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AFTERSHOCKS - PHYCHIC AND OTHERWISE : The Power of Rumors: Middle Ages Revisited

January 30, 1994|Steven D. Stark | Steven D. Stark, who has written for the Atlantic Monthly and the Washington Post, is a commentator for National Public Radio

BOSTON — In medieval times, there was the Roman Catholic Church. But otherwise, there was no center to hold, so virtually every idea possessed some currency. As Lewis Lapham wrote recently, storytellers blurred the distinctions between truth and fiction with their allegorical tales of animals and saints. Belief was more important than knowledge and few people could read. Natural disasters and plagues mesmerized the public, and chaos was frequently the normal state of things. When something went bad, the response was often to start a witch hunt.

Every day, our culture seems to become more like the Dark Ages. So it seemed fitting that strange apocalyptic rumors swept Southern California in the wake of the Northridge earthquake. First, there was a widely circulated and accepted rumor that a secret fax was sent from the California Institute of Technology to the governor's office four days after the disaster, warning of an 8.5 quake within 72 hours. (Never mind that Caltech never predicts quakes.)

Then, it was widely repeated that the actual magnitude of the quake was 7.8, not 6.6 as reported, and "the powers-that-be" were keeping this a secret for fear it would be bad for business and would psychologically scar the city.

Though the details have obviously been modernized, there is something medieval about all this. We live in yet another era of atomization, which celebrates the baby-boom version of the Middle Ages' mysticism, love of spectacle and promotion of feeling over thought. In a boomer world where "the personal is political," everything, by definition, is in play. In such an atmosphere, what would really be surprising is if there were no wild, conspiratorial rumors sweeping the region after an earthquake. If we can no longer blame Satan for our troubles as we did a millennium ago, there's always Caltech or Pete Wilson.

Rumors, of course, are nothing new in American life: Thousands tried to close their accounts during the Great Depression as rumors of bank failures spread, and the baby boomers spent much of their formative years comparing notes on the apparent but unreported death of Paul McCartney. ("Turn me on dead man.") Widely accepted rumors tend to follow the panic that ensues in mass disasters--particularly when official organs of communication are impaired. In the minutes after John F. Kennedy's assassination, for example, there were wild stories exchanged in workplaces and schools about who else had been in the car, or where else the assassin might strike.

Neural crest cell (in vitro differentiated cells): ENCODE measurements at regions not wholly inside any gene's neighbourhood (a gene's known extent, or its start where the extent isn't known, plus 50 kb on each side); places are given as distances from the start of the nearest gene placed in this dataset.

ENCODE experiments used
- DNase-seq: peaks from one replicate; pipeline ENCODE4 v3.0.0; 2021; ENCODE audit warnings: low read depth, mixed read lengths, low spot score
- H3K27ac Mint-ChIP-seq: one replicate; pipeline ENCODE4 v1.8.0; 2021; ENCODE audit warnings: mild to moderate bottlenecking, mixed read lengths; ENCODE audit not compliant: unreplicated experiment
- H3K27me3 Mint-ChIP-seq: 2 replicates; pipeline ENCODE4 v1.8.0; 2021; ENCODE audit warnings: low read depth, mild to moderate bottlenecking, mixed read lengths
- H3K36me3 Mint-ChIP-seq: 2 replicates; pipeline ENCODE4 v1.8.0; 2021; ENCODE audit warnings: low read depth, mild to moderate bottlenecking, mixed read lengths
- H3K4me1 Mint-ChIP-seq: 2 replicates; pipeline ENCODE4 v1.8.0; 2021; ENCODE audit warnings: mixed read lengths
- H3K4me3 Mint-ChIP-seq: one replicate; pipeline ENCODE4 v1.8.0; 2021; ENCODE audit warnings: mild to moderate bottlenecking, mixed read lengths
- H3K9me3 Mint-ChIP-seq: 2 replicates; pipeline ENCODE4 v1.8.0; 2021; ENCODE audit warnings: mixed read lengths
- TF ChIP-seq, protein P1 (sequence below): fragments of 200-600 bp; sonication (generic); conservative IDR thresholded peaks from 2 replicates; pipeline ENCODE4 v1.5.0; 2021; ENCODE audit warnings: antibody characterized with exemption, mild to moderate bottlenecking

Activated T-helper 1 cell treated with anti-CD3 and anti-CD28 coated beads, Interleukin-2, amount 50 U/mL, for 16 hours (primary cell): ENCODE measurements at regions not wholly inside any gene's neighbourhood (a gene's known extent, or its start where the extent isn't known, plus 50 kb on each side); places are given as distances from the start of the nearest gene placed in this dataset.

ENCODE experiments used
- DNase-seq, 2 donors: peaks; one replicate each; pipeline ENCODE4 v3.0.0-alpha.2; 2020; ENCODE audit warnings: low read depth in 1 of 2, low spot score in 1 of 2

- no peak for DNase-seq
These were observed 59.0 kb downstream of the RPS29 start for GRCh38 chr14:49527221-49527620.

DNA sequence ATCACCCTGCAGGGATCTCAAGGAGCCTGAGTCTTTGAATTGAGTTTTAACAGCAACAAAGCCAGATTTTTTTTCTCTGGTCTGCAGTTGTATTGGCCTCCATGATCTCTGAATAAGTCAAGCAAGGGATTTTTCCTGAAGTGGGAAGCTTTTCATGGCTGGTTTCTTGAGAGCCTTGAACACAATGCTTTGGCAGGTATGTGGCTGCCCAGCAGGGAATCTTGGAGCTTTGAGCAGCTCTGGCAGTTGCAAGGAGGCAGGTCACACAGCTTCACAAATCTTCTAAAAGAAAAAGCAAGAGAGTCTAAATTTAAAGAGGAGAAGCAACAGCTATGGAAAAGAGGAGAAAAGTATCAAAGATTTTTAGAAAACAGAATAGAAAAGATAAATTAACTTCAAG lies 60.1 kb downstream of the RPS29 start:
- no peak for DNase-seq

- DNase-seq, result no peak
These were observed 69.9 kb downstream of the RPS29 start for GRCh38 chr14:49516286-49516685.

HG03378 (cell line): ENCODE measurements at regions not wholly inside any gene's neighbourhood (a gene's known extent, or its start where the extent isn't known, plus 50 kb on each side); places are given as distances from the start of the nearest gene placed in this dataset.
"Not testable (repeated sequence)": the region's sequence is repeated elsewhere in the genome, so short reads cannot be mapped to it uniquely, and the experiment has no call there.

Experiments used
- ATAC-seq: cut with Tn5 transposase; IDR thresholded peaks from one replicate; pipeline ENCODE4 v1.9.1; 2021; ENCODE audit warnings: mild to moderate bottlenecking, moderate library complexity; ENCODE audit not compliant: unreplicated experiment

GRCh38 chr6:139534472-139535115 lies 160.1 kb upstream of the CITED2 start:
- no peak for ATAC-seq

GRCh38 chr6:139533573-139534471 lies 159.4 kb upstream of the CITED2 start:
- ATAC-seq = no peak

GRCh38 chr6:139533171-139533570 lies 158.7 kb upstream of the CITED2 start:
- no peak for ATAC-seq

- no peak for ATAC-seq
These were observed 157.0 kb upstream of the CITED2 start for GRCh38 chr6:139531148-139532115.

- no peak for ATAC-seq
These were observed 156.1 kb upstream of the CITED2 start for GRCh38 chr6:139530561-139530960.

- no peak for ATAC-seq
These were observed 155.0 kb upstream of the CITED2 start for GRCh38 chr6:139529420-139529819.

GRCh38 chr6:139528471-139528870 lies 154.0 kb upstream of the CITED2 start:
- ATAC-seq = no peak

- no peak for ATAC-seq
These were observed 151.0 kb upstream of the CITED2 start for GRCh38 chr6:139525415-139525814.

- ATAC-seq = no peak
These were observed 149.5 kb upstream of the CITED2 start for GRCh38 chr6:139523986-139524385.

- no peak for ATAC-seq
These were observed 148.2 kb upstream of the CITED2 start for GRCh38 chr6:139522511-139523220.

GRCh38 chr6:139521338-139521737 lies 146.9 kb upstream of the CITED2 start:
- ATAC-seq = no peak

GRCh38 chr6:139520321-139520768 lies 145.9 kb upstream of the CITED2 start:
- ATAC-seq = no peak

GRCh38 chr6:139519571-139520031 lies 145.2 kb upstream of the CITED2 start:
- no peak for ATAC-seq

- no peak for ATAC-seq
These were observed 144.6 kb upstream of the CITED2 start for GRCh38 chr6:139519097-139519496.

Psychologists tell us that rumors get started for a lot of reasons--attempts to explain troubling news, misunderstandings, a desire for communion and sometimes just plain mischief. But a culture that continues to spot Elvis, still scandal-mongers about Kennedy's death, obsessively speculates about what Michael Jackson and Tonya Harding really did and gobbles down vitamins based on "hearsay" medical evidence is obviously fertile ground for rumors of any sort--medievalism notwithstanding.

Part of the reason is that public cynicism about authority figures is so great. Rumors tend to arise when we don't believe what "officials" tell us. One can point to a variety of factors that have contributed to the current cynicism--from Watergate, to the baby boomers' distrust of authority, to the media's pervasive compulsion to tear down public figures. Americans--anti-Establishmentarians at heart--have never had much use for officialdom, anyway. But the bottom line is that everyone from the press, to priests, to Presidents now has a gaping credibility gap.

Part of the problem is that the media hierarchy has collapsed. In the old era of three networks and only a few other quasi-official information sources, people tended to get their news from the same places, which then functioned as gatekeepers. When Walter Cronkite said, "That's the way it is," it was, in part, because there weren't a lot of other sources of information that could compete with him.

But now the news bombards the public from thousands of equally credible, or better yet, incredible sources--not the least of which are public computer networks that operate faster than television and have no restrictions on the flow of information. Welcome to the misinformation highway.

The mainstream press no longer does a thorough job of distinguishing fact from rumor or fiction. In the not so recent past, there was a need for news only several times a day--to fill a newscast or an edition. Now, with 24-hour cable news services and far more news shows on the networks, there is a greatly increased demand for "news." One result has been a broadening of what is considered reportable--with the result that everything from speculation about Bill Clinton's alleged sexual escapades to Tonya Harding's motives is presented on an equal footing with what really happened.

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